I don’t think so
Ok, well there’s the old school cowboys, like Hank Williams, and a hundred dudes that came after that, that kinda all fit into that category. Then there’s Johnny Cash, who carved out country music with the rock ‘n roll attitude. And then behind him is like Willie Nelson and Waylon Jennings and then David Allan Coe came right behind Willie Nelson and Waylon and those dudes, he’s like a late 70s guy who’s definitely like a weirdo rock ‘n roll cowboy guy, and we’re opening for him.
So we’re now doing not only snowboard events, but also playing with other respected, I mean, David Allan Coe is a fucking legend, and like real, real country bands, whatever that means. So we’re like a fake, real country band.
The Gang in front of Wallenberg Traditional High School in San Francisco. p. LB Facebook
You mentioned being heavily influenced by rap as well as snowboarding. Why has there always been this connection that snowboarders feel with hip hop?
Well, I think that it’s just music in general, and hip hop is just one of them. With hip hop specifically, I don’t know. Lemme think out loud about this for a second. There’s an element to snowboarding and skateboarding that is not just the physical going up on hill, but the creative how you look at things and once you start snowboarding and skateboarding, you start looking at things differently. There’s an underground element to it. Not as much I feel like in snowboarding anymore, cuz it’s so like normal, to snowboard now.
Yea, now, I mean, John Kerry does it.
Right, but when we were kids, it seemed less popular. I remember in high school I had this thought process out at the beach when I saw these guys wearing totally ridiculous baggy shit. I remember thinking they looked so stupid, and then realizing that they didn’t really care what I thought about it. That’s when the light bulb went on. I liked the idea that they didn’t care what anybody thinks about them. So I went home and I stole some of my dad’s pants and I cut the bottom off, and I wore them to school and I got some skate shoes from the mall, and I was a skateboarder. I went to school and this kid tried to make fun of me and I just laughed at him. I was like ‘I don’t fucking care what you think. You’re not cool, you’re not into this shit.’ And then I just discovered the magazines and the videos, and through the magazines and the videos you learn about independent culture, independent music, independent thinking, independent art, and all these like sub cultures that then I’m sure a ton of people had that same epiphany through snow.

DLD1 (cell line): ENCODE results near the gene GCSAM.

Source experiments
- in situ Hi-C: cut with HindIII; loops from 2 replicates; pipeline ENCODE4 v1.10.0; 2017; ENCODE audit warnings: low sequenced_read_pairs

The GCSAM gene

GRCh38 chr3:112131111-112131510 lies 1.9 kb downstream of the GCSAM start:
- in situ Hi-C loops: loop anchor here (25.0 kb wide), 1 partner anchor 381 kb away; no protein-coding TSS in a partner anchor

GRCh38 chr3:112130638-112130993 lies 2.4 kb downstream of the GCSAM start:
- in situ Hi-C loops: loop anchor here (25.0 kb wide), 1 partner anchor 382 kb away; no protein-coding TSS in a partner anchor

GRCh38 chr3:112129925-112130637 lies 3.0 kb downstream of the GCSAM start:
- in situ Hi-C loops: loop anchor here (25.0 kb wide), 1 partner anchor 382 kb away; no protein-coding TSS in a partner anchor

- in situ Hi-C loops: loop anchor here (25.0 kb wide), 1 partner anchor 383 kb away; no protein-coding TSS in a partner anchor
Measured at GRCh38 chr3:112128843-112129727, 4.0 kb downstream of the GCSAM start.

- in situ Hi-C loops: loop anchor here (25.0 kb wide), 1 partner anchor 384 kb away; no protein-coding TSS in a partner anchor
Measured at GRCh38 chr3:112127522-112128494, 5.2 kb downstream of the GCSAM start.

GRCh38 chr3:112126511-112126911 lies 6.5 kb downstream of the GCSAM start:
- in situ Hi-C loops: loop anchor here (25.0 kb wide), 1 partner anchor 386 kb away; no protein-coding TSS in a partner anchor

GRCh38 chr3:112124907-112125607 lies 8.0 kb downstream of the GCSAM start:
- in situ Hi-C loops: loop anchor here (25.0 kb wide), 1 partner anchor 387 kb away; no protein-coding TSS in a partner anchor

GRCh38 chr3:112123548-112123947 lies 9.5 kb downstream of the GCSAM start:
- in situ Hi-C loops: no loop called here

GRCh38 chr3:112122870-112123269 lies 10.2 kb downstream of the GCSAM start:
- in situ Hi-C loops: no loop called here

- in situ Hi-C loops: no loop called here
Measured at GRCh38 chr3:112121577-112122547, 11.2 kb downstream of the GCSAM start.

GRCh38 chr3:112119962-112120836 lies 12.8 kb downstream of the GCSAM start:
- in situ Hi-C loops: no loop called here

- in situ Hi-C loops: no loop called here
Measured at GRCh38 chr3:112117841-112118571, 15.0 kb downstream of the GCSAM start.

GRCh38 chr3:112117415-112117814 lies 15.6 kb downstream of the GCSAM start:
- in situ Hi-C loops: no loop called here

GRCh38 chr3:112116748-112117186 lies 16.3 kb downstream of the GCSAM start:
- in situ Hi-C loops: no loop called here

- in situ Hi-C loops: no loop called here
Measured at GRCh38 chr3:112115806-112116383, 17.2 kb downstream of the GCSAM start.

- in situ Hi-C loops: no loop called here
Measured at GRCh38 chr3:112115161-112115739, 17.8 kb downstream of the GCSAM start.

Pretty good out loud thinking!
I’ve thought about this before. But then also, snowboarding is mostly white kids that wanna be down with this cool other culture. There’s a part of that that, I dunno if we’re supposed to talk about that.
We can totally talk about that.
Haha. How old are you?
So I’m almost ten years older than you, but by the time I was in High School, the Chronic, and Boys in the Hood had just come out. And all this shit was sold to the white kids in suburbs. I’m not hard. Haha, but I just like the swagger of that attitude. Another connection is the whole “fuck authority and grown ups” part of snowboarding and skateboarding that fits with that music. And the same can be said about punk rock. Punk rock and rap music are probably the most “fuck the man” type of music. That’s your answer. Right there. The “fuck authority” thing. You have to have a little bit of that to be a snowboarder or skateboarder. Besides the fact that it’s awesome…That was a pretty long answer.
I thought that was great.
Do you have any plan to include your bands music in any snowboard videos?
Um…I think that’s something that we’d like to do, and that’s why we got the cards made. And we got a bunch of the EP CDs and early demos of the tracks from the full length, that I’m trying to get some guys working on video project stuff, to use our songs in their movies that are comin’ out next fall.
Band vibes. p. BIll Frost
But the only thing that’s definitely in the works at the moment, is that Brixton is using one of our songs for one of their little edits that they make. We tried to do our songs for the Respect your Elders, but we didn’t know how to record music live, and we never ever once offered our music or talked about it, and that was a missed opportunity.
Next time, man. There’s always next time. Thank you for sharing your wisdom. It’s much appreciated.